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While speaking with a co-worker today, I asked

"Who should I speak with?"

I quickly corrected myself saying

"With whom should I speak?"

I followed with

"What should I look at?"

To this, I considered a correction

"At what should I look?"

My questions are these:

Is there a different word for when "what" is used as an object?

If so, what is it and why does nobody use it?

If not, why is a distinction made between "who/whom" but not "what/what?"

2

There isn't a different word, per se. You could use "which" if the context indicates that there is a clear choice between a small number of things to look at. That's an entirely different word, though, and it changes the meaning slightly. I am guessing that that's not what you are looking for.

Neuter nouns and pronouns in Indo-European languages never distinguish nominative from accusative. For this reason, "what" has always been both the subject and object form. The non-neuter did, however, distinguish nominative from accusative. Although the accusative has since been lost, the dative took over its function, allowing the language to retain a subject/object opposition, at least in written in English. This opposition is more or less defunct in the spoken language. It is preceded by the loss of such a distinction first in nouns and adjectives, and more recently in the 2nd person pronoun. I imagine in time there will remain no such distinction in any pronoun. Indeed, in mainstream spoken dialects of English, the object form of pronouns is the default, and the subject form is only used when it is the direct and sole subject of the verb, much as in French.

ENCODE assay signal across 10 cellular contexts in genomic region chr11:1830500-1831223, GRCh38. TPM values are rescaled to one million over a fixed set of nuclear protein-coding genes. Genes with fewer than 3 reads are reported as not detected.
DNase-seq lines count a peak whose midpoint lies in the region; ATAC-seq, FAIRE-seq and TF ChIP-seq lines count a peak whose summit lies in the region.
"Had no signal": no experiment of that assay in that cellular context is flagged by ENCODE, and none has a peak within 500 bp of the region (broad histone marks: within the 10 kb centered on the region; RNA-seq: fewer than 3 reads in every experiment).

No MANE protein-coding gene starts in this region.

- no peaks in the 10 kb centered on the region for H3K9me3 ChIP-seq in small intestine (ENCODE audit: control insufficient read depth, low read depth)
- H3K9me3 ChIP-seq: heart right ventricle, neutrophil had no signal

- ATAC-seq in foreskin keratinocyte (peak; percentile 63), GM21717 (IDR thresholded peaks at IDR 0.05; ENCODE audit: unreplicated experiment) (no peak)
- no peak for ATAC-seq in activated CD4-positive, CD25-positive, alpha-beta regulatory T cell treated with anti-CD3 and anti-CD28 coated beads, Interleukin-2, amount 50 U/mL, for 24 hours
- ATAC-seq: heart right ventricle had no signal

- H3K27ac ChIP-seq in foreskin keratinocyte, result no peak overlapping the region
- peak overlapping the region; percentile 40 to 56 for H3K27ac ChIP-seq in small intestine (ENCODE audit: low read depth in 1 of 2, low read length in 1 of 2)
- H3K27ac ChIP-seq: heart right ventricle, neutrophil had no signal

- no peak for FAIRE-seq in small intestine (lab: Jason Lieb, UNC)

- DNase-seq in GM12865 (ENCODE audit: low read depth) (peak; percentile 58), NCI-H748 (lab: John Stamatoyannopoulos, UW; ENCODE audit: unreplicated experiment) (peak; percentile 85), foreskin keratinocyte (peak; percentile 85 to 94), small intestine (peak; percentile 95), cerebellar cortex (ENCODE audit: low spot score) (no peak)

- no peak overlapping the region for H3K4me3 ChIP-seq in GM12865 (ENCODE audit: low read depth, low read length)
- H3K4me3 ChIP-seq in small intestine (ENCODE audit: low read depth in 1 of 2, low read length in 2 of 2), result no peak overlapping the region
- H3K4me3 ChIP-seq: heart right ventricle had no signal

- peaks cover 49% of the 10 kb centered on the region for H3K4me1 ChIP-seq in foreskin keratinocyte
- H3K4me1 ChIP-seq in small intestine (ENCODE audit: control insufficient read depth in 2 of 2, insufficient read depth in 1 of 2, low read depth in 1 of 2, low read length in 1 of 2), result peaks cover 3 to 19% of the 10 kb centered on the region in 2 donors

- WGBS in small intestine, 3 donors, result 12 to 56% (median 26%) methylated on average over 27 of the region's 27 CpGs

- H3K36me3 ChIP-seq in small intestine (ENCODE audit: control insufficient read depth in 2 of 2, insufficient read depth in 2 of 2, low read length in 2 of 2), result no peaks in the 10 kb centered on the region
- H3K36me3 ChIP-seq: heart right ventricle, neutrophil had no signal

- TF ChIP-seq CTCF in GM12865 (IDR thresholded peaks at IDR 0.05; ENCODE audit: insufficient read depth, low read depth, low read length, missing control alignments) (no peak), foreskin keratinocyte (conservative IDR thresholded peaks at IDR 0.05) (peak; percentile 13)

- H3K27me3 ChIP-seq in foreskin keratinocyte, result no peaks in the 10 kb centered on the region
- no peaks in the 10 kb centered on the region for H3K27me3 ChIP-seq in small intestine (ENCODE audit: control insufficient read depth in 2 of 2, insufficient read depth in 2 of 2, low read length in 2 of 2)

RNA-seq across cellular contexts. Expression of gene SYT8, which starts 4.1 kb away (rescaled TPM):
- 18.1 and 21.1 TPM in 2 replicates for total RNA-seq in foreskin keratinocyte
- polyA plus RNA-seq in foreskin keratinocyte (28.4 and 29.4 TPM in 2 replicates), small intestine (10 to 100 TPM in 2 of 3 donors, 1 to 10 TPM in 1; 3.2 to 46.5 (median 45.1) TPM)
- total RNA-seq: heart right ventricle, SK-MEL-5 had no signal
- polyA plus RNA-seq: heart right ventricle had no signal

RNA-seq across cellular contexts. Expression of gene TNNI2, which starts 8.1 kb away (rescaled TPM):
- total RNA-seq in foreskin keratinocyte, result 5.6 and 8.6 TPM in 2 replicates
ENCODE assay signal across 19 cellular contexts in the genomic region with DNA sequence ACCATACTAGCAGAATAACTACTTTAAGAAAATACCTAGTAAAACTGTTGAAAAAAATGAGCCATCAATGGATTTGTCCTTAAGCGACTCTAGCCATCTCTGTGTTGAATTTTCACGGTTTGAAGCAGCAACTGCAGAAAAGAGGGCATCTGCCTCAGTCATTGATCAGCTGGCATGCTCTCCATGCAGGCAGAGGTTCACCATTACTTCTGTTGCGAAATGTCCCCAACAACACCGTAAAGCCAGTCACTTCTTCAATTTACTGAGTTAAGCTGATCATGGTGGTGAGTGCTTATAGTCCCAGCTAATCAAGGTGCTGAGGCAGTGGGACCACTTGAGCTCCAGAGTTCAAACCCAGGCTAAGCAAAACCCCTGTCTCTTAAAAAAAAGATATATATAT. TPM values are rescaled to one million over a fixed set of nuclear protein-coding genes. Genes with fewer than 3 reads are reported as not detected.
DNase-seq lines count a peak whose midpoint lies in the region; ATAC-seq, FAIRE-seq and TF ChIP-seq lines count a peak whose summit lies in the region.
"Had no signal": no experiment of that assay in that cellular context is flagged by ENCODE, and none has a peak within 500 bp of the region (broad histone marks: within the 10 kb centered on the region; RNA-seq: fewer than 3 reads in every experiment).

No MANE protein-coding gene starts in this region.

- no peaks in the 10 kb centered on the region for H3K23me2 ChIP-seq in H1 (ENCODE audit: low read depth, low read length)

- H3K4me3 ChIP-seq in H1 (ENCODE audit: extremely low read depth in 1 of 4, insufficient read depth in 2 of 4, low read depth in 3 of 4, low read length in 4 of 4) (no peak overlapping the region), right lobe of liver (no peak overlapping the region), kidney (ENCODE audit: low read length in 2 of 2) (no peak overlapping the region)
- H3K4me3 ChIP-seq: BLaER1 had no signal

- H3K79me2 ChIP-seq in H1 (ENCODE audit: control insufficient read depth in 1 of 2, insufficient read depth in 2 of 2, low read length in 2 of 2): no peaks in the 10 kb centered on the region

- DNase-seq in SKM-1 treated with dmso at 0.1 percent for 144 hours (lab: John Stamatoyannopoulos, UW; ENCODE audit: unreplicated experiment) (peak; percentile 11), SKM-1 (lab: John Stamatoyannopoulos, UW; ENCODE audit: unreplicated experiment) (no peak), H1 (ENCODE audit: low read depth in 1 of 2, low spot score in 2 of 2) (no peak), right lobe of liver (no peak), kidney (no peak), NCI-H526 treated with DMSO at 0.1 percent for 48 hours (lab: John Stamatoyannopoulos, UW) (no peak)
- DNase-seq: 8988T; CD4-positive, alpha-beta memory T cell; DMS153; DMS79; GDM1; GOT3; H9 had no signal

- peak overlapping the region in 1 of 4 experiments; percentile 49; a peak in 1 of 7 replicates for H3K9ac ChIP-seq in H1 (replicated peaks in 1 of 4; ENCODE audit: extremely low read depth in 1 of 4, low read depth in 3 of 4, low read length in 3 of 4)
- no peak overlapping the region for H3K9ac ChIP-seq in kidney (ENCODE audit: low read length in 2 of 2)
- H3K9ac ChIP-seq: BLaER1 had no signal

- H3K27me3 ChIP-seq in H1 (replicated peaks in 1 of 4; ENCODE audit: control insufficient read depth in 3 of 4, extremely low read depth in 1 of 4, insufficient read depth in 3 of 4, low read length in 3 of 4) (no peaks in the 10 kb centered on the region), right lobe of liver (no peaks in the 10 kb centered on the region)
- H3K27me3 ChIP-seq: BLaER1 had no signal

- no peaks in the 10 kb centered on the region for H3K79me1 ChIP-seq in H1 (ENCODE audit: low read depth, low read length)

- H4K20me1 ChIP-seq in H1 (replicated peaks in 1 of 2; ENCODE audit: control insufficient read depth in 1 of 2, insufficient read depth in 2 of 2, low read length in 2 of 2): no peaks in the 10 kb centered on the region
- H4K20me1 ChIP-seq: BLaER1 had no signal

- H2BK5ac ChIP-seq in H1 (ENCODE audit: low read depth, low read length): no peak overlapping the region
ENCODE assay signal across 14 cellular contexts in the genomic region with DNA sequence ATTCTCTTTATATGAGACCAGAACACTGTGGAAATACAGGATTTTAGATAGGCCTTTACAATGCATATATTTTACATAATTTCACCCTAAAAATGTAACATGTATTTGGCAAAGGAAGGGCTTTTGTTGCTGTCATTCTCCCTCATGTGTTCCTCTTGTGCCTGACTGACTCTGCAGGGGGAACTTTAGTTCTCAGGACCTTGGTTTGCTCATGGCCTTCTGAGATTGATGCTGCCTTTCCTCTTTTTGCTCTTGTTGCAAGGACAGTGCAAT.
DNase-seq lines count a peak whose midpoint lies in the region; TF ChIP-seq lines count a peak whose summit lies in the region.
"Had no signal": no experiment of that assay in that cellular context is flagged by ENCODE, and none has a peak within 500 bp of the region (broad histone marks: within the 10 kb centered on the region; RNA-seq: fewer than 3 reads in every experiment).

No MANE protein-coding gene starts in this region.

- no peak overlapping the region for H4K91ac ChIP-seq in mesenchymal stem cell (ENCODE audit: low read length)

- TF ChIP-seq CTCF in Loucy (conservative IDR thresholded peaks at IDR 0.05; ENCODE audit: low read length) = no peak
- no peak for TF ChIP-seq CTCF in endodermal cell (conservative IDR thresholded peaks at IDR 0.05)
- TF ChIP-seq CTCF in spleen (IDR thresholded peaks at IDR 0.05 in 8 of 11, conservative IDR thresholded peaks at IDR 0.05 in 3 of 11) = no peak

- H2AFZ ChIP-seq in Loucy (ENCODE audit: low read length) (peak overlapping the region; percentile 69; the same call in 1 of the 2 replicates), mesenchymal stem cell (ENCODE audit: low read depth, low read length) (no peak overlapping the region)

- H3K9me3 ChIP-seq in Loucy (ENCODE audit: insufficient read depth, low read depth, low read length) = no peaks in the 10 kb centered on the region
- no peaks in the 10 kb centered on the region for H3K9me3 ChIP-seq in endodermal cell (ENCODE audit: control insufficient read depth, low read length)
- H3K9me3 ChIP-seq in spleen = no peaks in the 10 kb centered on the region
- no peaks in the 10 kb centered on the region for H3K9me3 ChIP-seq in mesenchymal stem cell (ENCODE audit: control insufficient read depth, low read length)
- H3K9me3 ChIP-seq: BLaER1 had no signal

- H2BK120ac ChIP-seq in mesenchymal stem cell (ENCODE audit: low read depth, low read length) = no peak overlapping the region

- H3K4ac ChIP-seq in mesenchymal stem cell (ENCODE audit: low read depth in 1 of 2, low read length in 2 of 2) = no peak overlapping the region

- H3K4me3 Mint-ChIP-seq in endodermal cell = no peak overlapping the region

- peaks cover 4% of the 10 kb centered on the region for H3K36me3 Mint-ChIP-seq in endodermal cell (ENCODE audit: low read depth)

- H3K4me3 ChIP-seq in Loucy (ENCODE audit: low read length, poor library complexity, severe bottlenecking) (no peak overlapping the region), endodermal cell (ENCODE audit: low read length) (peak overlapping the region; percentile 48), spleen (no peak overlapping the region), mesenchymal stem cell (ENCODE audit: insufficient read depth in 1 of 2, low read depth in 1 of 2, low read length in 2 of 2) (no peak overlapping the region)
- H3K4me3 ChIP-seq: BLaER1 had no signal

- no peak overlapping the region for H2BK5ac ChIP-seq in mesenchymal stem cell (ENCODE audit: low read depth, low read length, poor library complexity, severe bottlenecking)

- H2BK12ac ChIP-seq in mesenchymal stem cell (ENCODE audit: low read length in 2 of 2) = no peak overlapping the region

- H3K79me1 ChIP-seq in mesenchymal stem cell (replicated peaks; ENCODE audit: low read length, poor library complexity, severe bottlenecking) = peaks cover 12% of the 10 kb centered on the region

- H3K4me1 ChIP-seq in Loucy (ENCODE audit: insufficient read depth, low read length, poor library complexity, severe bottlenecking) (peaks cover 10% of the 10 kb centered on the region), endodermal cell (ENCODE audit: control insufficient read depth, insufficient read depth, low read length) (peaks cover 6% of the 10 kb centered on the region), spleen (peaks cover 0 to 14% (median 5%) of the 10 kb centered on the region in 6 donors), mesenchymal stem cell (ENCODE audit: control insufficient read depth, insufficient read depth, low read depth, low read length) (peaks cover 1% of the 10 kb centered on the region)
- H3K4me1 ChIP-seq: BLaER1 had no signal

Finally, note that the rule that a sentence should not end with a preposition is and always has been nonsense in English. Outside of formal writing, it's acceptable to end sentences and clauses with prepositions. I wouldn't spend any more time correcting yourself.

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2

No, there is not a different word.

Historical explanation: Who vs whom is one of the few relics in English of the Indo-European case system: others are he/him, I/me etc.

Most nouns and pronouns in most Indo-European languages distinguish between the subject (or nominative) and object (or accusative) case - except for neuter nouns and pronouns. I cannot think of a single example of a neuter accusative which is different from the nominative, in any Indo-European language.

So what, being neuter, though it may decline for other cases, hardly ever has a distinct object form.

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1

"Which" is the only other word which could be used. As mentioned it narrows the field of objects. As far as correcting yourself, good for you. More people should care about the language we speak and write.

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  • Caring about speech doesn't mean adhering to silly, pointless rules. What is improved by moving the preposition to the beginning? What ambiguity is removed? What clarity is added? None. It's irrelevant. For that reason, nobody talks that way anymore. – siride Dec 21 '15 at 20:45
  • You must live in Mississippi too. – A.Burton Dec 21 '15 at 20:47
  • I don't. I also fail to see what that has to do with any of this. – siride Dec 21 '15 at 21:08

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